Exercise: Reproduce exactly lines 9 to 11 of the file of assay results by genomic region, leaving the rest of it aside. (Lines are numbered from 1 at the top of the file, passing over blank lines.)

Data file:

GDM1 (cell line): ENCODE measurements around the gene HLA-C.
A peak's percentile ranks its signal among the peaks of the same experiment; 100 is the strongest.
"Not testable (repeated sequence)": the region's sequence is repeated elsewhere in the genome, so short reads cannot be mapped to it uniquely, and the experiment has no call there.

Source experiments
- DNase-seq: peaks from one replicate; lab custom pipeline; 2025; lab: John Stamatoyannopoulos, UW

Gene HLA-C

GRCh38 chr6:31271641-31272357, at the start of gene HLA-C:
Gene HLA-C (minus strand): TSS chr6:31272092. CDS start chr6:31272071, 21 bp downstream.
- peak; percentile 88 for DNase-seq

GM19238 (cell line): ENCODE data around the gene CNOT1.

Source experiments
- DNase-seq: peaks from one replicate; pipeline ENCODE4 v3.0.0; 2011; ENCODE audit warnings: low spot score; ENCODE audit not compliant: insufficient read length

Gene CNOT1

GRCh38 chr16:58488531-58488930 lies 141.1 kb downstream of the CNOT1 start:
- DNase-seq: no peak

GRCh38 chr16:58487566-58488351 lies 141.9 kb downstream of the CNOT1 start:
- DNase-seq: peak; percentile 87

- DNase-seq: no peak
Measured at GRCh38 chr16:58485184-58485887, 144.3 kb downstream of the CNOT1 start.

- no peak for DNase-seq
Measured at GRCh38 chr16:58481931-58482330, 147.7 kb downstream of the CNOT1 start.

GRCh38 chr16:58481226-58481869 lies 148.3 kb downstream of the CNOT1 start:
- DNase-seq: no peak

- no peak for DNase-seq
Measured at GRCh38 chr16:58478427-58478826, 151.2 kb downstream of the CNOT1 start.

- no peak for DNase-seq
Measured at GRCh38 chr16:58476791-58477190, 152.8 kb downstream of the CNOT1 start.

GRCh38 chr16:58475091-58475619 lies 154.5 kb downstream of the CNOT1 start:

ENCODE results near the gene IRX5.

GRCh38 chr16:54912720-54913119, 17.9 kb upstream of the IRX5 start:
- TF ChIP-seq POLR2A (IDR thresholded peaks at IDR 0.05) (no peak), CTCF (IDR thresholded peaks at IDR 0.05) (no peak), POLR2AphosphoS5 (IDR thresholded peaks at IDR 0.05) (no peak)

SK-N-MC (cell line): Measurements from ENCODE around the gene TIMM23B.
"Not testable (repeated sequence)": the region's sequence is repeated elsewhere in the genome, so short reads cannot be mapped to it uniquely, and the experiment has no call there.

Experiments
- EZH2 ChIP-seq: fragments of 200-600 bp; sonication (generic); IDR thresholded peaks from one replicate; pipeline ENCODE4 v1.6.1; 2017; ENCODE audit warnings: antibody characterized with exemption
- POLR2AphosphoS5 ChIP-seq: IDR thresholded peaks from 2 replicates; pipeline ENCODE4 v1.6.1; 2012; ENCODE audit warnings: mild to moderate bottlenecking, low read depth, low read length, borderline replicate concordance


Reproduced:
- peak; percentile 88 for DNase-seq

GM19238 (cell line): ENCODE data around the gene CNOT1.

Source experiments